Will the US and China Be Locked in a Global Battle Over Oil?
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Having created an economy and military establishment based on oil, American leaders were compelled to employ ever more costly and desperate measures to ensure that both always had an adequate supply of energy. After World War II, with domestic reserves already beginning to shrink, a succession of presidents fashioned a global strategy based on ensuring American access to overseas petroleum.
As a start, Saudi Arabia and the other Persian Gulf kingdoms were chosen to serve as overseas “filling stations” for U.S. refiners and military forces. American oil companies, especially the descendants of Standard Oil, were aided and abetted in establishing a major presence in these countries. To a considerable extent, in fact, the great postwar strategic pronouncements -- the Truman Doctrine, the Eisenhower Doctrine, the Nixon Doctrine, and especially the Carter Doctrine -- were all tied to the protection of these “filling stations.”
Today, too, oil plays a critical role in Washington’s global plans and actions. The Department of State, for example, still maintains an elaborate, costly, and deeply entrenched military capability in the Persian Gulf to ensure the “safety” and “security” of oil exports from the region. It has also extended its military reach to such key oil-producing regions as the Caspian Sea basin and western Africa. The need to retain friendly ties and military relationships with key suppliers like Kuwait, Nigeria, and Saudi Arabia continues to dominate U.S. foreign policy. Similarly, in a globally warming world, a growing American interest in the melting Arctic is being propelled by a desire to exploit the polar region’s untapped hydrocarbon reserves.
The fact that China has now overtaken the United States as the world’s leading energy consumer is bound to radically alter its global policies, just as energy predominance once did America’s. No doubt this will, in turn, alter the course of Sino-American relations, not to speak of world affairs. With the American experience in mind, what can we expect from China?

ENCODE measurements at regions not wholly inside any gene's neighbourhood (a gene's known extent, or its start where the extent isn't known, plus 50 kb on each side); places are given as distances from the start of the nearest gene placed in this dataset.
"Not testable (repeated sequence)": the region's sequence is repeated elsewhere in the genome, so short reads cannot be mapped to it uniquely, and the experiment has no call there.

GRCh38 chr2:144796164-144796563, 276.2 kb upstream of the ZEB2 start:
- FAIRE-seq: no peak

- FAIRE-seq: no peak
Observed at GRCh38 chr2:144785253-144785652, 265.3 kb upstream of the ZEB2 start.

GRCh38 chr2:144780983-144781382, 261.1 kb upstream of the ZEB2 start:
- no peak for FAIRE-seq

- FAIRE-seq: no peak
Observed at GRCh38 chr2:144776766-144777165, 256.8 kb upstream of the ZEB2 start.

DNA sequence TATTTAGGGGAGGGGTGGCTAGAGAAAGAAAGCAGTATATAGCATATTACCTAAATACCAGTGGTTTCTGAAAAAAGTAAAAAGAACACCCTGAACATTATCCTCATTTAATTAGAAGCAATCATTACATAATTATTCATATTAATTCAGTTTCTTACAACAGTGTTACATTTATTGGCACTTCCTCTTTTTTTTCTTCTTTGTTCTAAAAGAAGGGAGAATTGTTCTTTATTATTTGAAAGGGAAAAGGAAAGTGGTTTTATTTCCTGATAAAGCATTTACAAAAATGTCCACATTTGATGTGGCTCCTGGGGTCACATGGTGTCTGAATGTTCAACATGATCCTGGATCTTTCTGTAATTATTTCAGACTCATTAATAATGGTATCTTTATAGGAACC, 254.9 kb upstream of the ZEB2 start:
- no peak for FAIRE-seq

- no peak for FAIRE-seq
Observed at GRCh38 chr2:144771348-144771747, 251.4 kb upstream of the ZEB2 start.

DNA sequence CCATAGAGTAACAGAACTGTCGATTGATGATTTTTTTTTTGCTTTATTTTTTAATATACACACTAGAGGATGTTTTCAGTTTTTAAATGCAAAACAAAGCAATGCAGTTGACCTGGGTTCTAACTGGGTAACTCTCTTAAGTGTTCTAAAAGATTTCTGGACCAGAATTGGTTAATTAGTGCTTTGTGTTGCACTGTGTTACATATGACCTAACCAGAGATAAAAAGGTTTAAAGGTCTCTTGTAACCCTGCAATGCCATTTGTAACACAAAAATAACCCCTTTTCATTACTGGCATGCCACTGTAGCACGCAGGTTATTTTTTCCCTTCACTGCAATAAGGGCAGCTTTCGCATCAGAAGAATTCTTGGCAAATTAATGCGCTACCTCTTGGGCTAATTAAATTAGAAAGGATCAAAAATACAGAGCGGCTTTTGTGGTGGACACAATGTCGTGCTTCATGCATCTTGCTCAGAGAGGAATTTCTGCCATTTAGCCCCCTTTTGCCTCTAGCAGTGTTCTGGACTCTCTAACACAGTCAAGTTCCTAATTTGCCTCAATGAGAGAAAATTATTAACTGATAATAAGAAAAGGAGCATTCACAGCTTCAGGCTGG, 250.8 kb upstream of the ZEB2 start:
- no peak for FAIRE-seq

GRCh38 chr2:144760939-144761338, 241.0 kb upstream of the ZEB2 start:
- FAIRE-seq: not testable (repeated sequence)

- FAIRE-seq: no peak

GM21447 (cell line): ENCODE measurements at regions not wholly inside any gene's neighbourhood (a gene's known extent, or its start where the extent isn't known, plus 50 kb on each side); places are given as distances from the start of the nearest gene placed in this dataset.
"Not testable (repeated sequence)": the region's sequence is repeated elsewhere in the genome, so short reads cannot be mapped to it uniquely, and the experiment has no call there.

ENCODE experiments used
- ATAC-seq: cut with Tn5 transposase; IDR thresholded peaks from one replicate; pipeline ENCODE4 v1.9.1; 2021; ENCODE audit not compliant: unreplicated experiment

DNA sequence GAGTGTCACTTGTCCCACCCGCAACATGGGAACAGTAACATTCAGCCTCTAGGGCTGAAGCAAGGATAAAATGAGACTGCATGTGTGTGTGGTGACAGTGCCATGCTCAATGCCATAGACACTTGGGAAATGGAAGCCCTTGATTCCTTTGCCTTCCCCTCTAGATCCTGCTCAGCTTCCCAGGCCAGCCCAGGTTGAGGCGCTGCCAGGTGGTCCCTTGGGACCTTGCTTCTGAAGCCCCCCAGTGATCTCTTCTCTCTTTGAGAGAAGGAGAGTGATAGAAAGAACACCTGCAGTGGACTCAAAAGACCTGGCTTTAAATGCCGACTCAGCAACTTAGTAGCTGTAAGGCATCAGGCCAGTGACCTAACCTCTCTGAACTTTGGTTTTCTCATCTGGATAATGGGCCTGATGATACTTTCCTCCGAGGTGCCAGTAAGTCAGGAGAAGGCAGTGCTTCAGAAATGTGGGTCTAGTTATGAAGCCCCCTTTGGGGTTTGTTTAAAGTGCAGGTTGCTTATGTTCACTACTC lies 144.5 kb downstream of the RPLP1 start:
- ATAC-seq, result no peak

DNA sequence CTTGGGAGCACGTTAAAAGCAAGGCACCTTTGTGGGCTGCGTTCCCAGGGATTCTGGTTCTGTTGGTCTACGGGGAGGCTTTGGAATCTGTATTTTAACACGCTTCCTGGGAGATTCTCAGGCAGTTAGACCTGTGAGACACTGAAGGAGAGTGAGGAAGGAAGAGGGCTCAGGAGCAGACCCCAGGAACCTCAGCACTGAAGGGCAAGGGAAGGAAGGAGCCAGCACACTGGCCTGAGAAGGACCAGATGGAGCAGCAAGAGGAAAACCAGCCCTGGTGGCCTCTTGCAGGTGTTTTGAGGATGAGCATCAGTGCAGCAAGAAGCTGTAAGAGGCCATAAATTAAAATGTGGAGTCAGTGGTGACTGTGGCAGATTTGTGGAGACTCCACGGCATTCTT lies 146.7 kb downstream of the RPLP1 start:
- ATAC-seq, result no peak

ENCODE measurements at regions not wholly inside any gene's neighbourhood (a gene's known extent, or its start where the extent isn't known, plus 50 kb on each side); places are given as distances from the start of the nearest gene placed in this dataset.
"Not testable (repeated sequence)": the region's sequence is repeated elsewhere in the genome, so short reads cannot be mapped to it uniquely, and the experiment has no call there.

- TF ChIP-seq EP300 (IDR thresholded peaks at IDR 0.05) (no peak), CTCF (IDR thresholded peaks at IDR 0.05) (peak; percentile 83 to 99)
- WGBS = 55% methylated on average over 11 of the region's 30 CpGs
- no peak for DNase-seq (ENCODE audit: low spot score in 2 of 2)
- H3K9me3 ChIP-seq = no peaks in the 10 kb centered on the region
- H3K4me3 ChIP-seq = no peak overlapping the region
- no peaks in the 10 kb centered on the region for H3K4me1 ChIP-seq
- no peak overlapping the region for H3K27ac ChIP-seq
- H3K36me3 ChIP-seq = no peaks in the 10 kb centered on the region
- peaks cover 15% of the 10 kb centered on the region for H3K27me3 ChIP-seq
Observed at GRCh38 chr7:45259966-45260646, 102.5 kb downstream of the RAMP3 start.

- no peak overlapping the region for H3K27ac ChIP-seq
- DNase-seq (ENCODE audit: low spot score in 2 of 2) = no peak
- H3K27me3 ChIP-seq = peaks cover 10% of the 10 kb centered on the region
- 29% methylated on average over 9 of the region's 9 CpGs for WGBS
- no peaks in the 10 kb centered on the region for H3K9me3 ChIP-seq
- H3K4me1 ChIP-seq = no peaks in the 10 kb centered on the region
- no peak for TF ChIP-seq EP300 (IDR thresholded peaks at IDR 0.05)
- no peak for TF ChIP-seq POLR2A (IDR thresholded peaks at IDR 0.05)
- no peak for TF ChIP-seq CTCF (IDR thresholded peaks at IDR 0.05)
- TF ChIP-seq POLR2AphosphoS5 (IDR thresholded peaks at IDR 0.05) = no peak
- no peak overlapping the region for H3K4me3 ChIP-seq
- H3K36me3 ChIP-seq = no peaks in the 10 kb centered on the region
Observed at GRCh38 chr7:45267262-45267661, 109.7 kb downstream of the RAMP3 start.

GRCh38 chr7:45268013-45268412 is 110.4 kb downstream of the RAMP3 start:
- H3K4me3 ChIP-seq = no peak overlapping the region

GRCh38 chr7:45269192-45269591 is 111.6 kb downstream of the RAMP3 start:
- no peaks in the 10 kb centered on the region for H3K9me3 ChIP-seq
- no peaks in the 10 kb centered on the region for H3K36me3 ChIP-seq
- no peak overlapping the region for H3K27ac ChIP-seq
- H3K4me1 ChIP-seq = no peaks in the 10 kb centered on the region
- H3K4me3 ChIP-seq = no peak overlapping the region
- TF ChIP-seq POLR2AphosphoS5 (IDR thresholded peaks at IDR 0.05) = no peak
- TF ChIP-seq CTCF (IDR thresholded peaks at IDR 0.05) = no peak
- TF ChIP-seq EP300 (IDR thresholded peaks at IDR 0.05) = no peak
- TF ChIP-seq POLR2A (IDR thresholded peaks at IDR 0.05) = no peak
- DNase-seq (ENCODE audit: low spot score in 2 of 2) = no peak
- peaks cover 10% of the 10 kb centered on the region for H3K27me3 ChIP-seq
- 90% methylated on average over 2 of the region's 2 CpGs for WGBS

As a start, no one reading newspaper business pages could have any doubt that Chinese leaders view energy as a -- possibly the -- major concern of the country and have been devoting substantial resources and planning to the procurement of adequate future supplies. In addressing this task, Chinese leaders face two fundamental challenges: securing sufficient energy to meet ever-rising demand and deciding which fuels to rely on in satisfying these requirements. How China responds to these challenges will have striking implications on the global stage.
According to the most recent projections from the U.S. Department of Energy (DoE), Chinese energy consumption will grow by 133% between 2007 and 2035 -- from, that is, 78 to 182 quadrillion British thermal units (BTUs). Think about it this way: the 104 quadrillion BTUs that China will somehow have to add to its energy supply over the next quarter-century equals the total energy consumption of Europe and the Middle East in 2007. Finding and funneling so much oil, natural gas, and other fuels to China is undoubtedly going to be the single greatest economic and industrial challenge facing Beijing -- and in that challenge lays the possibility of real friction and conflict.
Although most of the country’s energy funds are still expended domestically, what it spends on imported fuels (oil, coal, natural gas, and uranium) and energy equipment (oil refineries, power plants, and nuclear reactors) will significantly determine the global price of these items -- a role that, until now, has been largely filled by the United States. More important, however, will be the decisions China makes about the types of energy it will come to rely on.